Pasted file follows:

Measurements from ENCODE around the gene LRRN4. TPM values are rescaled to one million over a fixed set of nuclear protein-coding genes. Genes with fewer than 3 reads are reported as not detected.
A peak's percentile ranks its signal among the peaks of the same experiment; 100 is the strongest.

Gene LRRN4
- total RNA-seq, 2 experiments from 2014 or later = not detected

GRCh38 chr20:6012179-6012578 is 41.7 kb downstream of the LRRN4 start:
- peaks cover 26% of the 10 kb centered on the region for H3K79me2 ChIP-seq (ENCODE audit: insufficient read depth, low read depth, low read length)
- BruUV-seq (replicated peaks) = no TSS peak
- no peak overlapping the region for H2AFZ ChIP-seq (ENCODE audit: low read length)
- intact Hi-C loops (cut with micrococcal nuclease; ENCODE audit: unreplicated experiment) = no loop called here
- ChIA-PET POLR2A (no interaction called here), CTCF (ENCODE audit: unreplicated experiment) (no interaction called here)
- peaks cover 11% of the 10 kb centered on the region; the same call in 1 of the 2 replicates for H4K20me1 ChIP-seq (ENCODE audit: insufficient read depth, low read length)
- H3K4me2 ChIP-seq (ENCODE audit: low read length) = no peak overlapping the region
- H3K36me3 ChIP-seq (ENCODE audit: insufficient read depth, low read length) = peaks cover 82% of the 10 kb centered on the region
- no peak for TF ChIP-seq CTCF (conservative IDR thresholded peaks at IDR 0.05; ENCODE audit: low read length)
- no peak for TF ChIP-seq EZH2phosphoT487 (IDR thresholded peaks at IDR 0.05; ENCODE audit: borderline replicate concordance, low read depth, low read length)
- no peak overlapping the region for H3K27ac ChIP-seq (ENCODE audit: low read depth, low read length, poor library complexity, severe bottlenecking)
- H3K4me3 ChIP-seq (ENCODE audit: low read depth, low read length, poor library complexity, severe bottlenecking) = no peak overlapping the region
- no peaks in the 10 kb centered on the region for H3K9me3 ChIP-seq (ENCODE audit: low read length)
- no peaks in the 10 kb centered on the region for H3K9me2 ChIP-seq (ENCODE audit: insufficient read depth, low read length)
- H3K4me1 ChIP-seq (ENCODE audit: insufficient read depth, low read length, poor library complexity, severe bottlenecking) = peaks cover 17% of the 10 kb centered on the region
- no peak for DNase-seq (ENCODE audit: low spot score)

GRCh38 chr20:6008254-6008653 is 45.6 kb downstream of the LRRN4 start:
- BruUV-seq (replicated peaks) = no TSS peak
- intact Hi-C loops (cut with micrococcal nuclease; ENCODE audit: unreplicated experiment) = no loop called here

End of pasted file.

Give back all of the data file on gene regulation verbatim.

Measurements from ENCODE around the gene LRRN4. TPM values are rescaled to one million over a fixed set of nuclear protein-coding genes. Genes with fewer than 3 reads are reported as not detected.
A peak's percentile ranks its signal among the peaks of the same experiment; 100 is the strongest.

Gene LRRN4
- total RNA-seq, 2 experiments from 2014 or later = not detected

GRCh38 chr20:6012179-6012578 is 41.7 kb downstream of the LRRN4 start:
- peaks cover 26% of the 10 kb centered on the region for H3K79me2 ChIP-seq (ENCODE audit: insufficient read depth, low read depth, low read length)
- BruUV-seq (replicated peaks) = no TSS peak
- no peak overlapping the region for H2AFZ ChIP-seq (ENCODE audit: low read length)
- intact Hi-C loops (cut with micrococcal nuclease; ENCODE audit: unreplicated experiment) = no loop called here
- ChIA-PET POLR2A (no interaction called here), CTCF (ENCODE audit: unreplicated experiment) (no interaction called here)
- peaks cover 11% of the 10 kb centered on the region; the same call in 1 of the 2 replicates for H4K20me1 ChIP-seq (ENCODE audit: insufficient read depth, low read length)
- H3K4me2 ChIP-seq (ENCODE audit: low read length) = no peak overlapping the region
- H3K36me3 ChIP-seq (ENCODE audit: insufficient read depth, low read length) = peaks cover 82% of the 10 kb centered on the region
- no peak for TF ChIP-seq CTCF (conservative IDR thresholded peaks at IDR 0.05; ENCODE audit: low read length)
- no peak for TF ChIP-seq EZH2phosphoT487 (IDR thresholded peaks at IDR 0.05; ENCODE audit: borderline replicate concordance, low read depth, low read length)
- no peak overlapping the region for H3K27ac ChIP-seq (ENCODE audit: low read depth, low read length, poor library complexity, severe bottlenecking)
- H3K4me3 ChIP-seq (ENCODE audit: low read depth, low read length, poor library complexity, severe bottlenecking) = no peak overlapping the region
- no peaks in the 10 kb centered on the region for H3K9me3 ChIP-seq (ENCODE audit: low read length)
- no peaks in the 10 kb centered on the region for H3K9me2 ChIP-seq (ENCODE audit: insufficient read depth, low read length)
- H3K4me1 ChIP-seq (ENCODE audit: insufficient read depth, low read length, poor library complexity, severe bottlenecking) = peaks cover 17% of the 10 kb centered on the region
- no peak for DNase-seq (ENCODE audit: low spot score)

GRCh38 chr20:6008254-6008653 is 45.6 kb downstream of the LRRN4 start:
- BruUV-seq (replicated peaks) = no TSS peak
- intact Hi-C loops (cut with micrococcal nuclease; ENCODE audit: unreplicated experiment) = no loop called here